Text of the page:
“The way we’ve done it in the past, you wait until you find them [the pathogens] in the humans and then you go back and say ‘okay, where did that come from?’,” he says. “But if everything was working in a good way, you would find them in the animal production units and then you’d prevent them getting to humans.”

Funding for the proposals in the NBAS report would have to be figured out in this era of budget cuts and austerity, but Lipkin is optimistic. “There’s going to be concern about investing here, but we think that if you take a look at the investments being made by all these agencies and you consider what would happen if we had an organized approach to this, I’m not even certain it would cost more money.”

This article is reproduced with permission from the magazine Nature. The article was first published on June 28, 2011.

Is Drug Resistance in Humans Coming From Chickens?

Is Drug Resistance in Humans Coming From Chickens? | Wired Science | Wired.com.

There’s a new paper out in the CDC’s journal Emerging Infectious Diseases that makes a provocative claim: There is enough similarity between drug-resistance genes in  E. coli carried by chickens and  E. coli infecting humans that the chickens may be the source of it.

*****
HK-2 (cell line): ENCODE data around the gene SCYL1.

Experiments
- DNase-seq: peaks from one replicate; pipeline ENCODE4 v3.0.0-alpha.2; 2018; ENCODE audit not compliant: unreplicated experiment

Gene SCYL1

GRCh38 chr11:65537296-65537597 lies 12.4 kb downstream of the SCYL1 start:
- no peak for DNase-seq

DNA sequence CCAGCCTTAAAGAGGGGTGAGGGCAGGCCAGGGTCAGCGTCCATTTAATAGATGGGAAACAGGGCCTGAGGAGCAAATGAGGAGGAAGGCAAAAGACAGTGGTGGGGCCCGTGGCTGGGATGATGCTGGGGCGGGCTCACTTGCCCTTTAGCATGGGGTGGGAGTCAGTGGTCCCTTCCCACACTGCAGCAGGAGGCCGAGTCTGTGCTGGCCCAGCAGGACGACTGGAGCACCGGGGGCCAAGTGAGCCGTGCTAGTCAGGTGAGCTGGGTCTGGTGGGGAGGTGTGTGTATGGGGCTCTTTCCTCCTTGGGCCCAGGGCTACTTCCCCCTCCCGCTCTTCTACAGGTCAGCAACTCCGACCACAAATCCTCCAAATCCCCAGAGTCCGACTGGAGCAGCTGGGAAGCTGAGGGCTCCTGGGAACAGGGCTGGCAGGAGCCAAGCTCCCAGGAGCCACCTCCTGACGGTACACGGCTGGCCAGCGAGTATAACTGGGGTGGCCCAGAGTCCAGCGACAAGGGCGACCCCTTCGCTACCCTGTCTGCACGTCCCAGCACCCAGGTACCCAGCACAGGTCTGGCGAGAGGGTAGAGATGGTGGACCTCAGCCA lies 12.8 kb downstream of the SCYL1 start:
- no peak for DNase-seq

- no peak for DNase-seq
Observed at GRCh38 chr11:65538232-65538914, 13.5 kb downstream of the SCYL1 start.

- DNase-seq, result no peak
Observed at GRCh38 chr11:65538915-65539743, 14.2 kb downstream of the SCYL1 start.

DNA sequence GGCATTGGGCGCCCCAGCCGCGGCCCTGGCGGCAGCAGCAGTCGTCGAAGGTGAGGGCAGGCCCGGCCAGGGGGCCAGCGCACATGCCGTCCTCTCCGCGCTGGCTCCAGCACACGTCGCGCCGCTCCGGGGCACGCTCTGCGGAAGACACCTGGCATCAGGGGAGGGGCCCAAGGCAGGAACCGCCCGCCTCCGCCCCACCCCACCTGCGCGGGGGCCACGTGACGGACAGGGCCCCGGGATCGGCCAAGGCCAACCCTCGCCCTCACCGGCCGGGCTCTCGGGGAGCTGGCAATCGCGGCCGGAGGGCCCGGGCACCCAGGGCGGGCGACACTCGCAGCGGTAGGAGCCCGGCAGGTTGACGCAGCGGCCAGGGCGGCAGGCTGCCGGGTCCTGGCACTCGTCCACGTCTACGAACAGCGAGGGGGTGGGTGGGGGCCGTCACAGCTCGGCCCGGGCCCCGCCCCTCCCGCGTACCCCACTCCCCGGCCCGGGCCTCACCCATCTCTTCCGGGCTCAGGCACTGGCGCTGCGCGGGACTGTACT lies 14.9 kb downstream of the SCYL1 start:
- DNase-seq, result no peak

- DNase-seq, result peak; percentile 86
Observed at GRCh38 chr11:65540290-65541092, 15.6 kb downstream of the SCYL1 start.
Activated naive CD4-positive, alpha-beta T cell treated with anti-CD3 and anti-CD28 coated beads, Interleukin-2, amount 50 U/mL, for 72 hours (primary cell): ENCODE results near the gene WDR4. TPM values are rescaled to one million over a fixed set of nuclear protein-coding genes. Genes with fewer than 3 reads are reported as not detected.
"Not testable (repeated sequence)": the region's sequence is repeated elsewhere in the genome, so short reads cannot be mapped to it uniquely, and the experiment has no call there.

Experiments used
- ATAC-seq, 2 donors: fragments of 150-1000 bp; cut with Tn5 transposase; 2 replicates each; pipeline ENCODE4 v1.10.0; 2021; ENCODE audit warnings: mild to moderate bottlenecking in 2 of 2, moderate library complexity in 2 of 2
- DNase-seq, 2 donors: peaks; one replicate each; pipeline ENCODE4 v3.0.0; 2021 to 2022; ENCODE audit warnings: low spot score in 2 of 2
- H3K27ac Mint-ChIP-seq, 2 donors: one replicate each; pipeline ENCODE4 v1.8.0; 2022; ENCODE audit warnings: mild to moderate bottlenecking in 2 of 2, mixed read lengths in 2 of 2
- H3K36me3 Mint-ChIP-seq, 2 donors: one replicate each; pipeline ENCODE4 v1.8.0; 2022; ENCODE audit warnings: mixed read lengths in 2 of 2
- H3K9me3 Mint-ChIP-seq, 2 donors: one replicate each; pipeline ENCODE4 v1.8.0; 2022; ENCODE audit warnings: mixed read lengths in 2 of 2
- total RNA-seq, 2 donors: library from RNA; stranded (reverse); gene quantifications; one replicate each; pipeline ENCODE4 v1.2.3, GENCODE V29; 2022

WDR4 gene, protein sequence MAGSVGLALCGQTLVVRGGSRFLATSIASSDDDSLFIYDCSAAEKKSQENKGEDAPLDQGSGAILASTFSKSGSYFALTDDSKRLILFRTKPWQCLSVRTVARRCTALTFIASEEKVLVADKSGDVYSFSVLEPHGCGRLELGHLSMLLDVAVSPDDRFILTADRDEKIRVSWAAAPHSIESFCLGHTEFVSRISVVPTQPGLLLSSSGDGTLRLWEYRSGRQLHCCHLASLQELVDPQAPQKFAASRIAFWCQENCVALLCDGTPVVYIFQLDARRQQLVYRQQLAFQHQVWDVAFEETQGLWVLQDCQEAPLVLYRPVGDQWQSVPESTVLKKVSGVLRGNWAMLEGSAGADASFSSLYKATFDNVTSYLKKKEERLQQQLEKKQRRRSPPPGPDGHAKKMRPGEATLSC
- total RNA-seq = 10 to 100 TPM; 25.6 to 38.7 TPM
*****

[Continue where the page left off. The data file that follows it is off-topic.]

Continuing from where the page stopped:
If it is correct — and it seems plausible and is backed by past research — the claim provides another piece of evidence that antibiotic use in agriculture has a direct effect on human health.

Here are the details:

The paper is a collaboration by researchers from several hospitals in the Netherlands, plus the Netherlands’ National Institute of Public Health and Environmental Protection, the University of Birmingham and a section of the UK’s National Health Service. They isolated E. coli from patients in four Dutch hospitals over 2.5 months in 2009, and compared those with E. coli strains isolated from randomly chosen supermarket meat that was bought in the hospitals’ local areas during the same time period. They compared both those sets of isolates against a third set, of E. coli from blood cultures taken from patients in the hospitals during the same months.

In each set of samples, they were looking at the E. coli to see whether they harbored genes for the type of resistance known as ESBL, for “extended-spectrum beta-lactamase,” an enzyme that denatures a category of drugs used for serious infections that occur mostly in hospitals. When the extended-spectrum beta-lactams no longer work, only a few last-resort drugs are left. (Back in the 1980s, the most common genes for ESBL were blaTEM or blaSHV, but in the past 10 or so years there has been a rapid global increase in the occurrence of a different ESBL gene, blaCTX-M.)

Here’s what they found:

  • Out of 876 patients tested by rectal swab — because E. coli is a gut bacterium, carried in and spread by feces — 45 (5 percent) harbored ESBL genes.